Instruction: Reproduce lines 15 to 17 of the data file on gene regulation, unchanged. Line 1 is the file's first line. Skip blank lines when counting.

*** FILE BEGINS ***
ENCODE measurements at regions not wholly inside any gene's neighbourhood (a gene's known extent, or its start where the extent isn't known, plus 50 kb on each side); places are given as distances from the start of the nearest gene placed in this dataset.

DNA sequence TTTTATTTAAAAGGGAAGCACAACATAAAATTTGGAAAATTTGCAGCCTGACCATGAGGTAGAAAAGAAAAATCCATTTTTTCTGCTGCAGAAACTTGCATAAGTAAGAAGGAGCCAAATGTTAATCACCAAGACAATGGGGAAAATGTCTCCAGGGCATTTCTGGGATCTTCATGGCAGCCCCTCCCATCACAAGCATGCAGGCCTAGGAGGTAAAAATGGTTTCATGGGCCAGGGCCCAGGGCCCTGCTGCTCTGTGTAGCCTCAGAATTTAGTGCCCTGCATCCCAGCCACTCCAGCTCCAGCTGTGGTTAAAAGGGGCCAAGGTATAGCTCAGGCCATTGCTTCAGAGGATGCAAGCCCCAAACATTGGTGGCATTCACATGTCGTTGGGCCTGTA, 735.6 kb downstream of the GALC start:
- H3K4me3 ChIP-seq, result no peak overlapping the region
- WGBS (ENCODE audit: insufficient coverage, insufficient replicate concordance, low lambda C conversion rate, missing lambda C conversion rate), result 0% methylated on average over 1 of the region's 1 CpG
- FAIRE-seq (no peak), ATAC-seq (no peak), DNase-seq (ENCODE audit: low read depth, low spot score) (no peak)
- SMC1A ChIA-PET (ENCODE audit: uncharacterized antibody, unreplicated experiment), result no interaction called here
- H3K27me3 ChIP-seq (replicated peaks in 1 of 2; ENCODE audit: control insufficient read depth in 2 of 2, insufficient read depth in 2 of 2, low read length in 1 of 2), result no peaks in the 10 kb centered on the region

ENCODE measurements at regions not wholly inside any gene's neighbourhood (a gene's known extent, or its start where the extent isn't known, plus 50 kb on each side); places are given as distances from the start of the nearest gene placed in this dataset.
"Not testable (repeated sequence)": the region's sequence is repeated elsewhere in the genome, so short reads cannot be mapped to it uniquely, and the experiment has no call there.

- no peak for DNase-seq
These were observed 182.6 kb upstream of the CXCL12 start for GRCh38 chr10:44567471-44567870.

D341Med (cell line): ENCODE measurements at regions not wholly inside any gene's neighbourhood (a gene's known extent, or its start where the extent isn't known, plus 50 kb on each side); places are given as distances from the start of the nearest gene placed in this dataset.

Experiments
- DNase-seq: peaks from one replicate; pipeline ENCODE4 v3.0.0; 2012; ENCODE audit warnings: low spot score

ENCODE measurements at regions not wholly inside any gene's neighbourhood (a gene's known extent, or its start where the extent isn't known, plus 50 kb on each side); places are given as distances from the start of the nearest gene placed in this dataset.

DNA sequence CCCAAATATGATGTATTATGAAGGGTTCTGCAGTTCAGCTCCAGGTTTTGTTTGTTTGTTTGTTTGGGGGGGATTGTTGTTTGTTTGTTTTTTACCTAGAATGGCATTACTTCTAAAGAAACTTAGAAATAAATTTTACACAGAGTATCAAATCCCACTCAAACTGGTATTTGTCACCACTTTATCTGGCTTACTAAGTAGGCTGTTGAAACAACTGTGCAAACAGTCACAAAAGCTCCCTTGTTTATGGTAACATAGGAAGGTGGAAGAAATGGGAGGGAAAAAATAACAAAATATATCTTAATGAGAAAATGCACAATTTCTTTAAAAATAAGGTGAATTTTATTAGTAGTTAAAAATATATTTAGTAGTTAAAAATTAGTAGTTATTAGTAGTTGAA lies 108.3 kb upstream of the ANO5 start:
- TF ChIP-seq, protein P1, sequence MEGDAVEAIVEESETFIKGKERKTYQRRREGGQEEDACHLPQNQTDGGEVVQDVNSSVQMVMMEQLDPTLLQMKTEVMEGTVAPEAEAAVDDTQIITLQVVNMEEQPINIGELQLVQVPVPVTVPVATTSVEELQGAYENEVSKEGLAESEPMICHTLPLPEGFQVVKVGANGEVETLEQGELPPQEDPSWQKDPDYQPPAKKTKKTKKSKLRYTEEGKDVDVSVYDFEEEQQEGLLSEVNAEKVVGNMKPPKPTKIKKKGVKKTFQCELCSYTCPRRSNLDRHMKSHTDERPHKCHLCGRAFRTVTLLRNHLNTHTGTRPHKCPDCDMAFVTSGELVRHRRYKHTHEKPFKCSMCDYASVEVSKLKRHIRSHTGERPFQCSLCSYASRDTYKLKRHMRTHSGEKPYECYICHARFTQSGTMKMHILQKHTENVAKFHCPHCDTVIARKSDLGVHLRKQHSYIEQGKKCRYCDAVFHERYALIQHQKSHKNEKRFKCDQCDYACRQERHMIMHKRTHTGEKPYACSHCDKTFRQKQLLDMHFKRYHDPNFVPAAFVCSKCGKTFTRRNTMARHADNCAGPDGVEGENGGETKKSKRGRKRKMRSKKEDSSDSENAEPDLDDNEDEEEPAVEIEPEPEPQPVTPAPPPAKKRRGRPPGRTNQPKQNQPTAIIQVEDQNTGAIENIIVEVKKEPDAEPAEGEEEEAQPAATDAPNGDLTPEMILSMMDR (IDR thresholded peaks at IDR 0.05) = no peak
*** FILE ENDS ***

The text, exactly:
ENCODE measurements at regions not wholly inside any gene's neighbourhood (a gene's known extent, or its start where the extent isn't known, plus 50 kb on each side); places are given as distances from the start of the nearest gene placed in this dataset.

DNA sequence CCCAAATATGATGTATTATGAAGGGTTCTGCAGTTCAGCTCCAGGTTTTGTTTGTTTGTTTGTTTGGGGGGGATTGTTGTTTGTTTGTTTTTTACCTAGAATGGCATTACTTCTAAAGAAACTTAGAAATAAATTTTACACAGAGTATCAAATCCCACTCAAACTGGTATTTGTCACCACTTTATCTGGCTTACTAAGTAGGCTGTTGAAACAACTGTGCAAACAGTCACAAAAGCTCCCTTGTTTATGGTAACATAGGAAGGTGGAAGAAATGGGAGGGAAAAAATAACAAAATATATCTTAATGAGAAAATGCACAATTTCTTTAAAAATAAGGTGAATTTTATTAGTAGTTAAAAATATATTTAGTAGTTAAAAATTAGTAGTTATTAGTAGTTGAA lies 108.3 kb upstream of the ANO5 start:
- TF ChIP-seq, protein P1, sequence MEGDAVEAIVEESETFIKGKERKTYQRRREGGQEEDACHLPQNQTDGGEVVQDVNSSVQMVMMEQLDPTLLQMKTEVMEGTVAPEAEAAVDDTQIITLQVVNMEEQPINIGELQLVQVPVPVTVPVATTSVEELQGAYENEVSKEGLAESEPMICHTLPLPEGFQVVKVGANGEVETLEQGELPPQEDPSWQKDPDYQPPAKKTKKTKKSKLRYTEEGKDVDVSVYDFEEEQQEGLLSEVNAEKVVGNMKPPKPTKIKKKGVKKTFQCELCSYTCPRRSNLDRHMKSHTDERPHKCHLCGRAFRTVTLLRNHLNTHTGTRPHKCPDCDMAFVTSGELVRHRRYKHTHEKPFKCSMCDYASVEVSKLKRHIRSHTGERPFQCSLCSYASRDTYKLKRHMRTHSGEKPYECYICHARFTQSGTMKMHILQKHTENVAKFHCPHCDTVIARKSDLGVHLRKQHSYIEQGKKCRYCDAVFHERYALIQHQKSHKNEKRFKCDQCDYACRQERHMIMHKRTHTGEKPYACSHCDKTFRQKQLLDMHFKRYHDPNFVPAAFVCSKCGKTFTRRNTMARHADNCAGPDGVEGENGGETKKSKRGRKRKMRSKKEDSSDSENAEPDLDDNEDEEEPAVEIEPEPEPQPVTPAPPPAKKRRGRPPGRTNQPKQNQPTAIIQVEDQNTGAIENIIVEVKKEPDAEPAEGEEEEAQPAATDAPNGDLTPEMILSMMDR (IDR thresholded peaks at IDR 0.05) = no peak